BC Cancer – Prince George celebrated a significant milestone in early 2024 with the opening of a new clinical trial called CIRCULATE-NORTH-AMERICA, or CRC10, which marked the first time a systemic therapy clinical trial has been offered in northern B.C. to people with cancer. Since opening CRC10 in January 2024, the team in Prince George has enrolled two patients in this study.

“This is a huge milestone for our centre and clinical trials unit,” said Roel Schlijper-Bos, Clinical Trials Unit Manager with BC Cancer – Prince George. “Centre for the North services a large geographic area and opening this systemic therapy trial in our region is the first step to increase access to novel systemic therapy for our patients in northern B.C.”

CRC10 uses a blood test to examine the presence of circulating tumour DNA (ctDNA), which is fragmented DNA shed from cancer cells into the bloodstream, after surgery for stage II and III colon cancer. In the trial, ctDNA detection determines if a patient receives further treatment with chemotherapy, or starts observation with close monitoring.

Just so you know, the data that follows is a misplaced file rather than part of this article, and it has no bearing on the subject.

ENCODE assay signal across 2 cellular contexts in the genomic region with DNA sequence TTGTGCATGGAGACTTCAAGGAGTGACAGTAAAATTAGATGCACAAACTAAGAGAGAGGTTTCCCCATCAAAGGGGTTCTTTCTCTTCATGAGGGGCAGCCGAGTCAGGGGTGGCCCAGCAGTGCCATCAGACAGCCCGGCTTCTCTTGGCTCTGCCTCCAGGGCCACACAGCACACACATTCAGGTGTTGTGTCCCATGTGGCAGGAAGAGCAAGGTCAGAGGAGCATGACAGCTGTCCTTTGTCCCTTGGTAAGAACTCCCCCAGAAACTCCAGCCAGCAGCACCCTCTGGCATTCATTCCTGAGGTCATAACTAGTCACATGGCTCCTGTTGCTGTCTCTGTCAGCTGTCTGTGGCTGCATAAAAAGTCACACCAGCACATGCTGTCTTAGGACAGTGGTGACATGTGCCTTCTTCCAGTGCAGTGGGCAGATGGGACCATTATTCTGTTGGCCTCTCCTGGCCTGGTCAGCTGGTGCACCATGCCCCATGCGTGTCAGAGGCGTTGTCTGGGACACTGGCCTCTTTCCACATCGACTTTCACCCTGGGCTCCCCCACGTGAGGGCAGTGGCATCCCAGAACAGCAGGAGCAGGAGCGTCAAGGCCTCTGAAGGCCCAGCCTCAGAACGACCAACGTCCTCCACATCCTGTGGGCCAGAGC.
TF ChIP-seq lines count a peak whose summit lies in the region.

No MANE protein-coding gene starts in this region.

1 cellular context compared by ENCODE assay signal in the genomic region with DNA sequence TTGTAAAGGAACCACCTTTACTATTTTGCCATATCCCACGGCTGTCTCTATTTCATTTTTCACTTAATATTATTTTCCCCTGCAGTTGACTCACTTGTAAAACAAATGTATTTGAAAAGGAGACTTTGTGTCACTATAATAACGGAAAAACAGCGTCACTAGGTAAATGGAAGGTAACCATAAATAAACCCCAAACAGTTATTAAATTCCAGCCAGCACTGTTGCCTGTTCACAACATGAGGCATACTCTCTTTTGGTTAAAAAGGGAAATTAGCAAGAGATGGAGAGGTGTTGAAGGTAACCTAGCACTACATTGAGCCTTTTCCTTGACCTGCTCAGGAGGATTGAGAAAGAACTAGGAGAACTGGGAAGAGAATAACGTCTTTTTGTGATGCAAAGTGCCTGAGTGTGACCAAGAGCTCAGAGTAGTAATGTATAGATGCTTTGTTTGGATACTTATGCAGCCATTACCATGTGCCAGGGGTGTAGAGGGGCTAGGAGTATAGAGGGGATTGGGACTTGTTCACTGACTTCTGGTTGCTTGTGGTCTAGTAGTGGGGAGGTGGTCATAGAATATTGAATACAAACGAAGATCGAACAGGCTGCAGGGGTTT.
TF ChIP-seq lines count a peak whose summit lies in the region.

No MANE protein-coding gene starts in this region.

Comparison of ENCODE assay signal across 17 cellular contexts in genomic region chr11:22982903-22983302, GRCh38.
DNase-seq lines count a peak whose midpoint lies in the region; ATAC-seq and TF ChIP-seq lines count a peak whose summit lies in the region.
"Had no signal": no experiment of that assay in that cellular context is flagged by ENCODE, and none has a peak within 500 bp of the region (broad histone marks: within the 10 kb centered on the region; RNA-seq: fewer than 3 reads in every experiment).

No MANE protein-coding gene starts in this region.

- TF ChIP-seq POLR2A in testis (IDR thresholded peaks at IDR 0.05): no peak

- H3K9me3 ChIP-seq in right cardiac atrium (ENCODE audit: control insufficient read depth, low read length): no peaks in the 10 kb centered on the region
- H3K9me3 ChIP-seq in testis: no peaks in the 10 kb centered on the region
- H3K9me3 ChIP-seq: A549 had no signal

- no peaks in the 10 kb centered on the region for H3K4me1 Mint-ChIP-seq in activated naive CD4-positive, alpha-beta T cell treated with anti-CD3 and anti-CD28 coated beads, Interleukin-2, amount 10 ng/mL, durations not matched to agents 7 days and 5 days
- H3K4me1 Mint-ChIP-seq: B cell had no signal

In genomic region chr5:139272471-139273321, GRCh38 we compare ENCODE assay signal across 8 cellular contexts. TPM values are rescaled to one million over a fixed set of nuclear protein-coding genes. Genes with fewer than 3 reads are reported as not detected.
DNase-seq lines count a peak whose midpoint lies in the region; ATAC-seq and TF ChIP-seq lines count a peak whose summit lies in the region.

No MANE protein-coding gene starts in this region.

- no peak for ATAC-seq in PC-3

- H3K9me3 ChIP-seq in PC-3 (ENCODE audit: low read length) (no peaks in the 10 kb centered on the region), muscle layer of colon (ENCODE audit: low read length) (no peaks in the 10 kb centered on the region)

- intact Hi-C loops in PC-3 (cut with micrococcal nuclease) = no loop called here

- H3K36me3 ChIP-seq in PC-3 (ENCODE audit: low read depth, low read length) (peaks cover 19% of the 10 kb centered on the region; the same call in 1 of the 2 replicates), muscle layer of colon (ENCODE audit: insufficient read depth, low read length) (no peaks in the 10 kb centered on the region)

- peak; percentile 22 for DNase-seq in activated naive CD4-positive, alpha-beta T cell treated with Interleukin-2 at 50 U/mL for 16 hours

“The ctDNA test will revolutionize care, allowing us to personalize treatment by picking the right option for the right patient,” said Dr. Jon Loree, a medical oncologist with BC Cancer and principal investigator in Canada of the CRC10 clinical trial. “This new blood test will help us determine whether we need to intensify treatment for patients who are likely to have their cancer return or reduce the intensity for patients with a lower risk of their cancer returning.”

CRC10 is an international clinical trial run by the Canadian Cancer Trials Group (CCTG) and chaired in Canada by Dr. Loree. CRC10 was first offered in British Columbia to patients in Vancouver and expanded to Prince George through a decentralized clinical trial model. Victoria has also started enrolling patients in CRC10 as part of their clinical trials portfolio.

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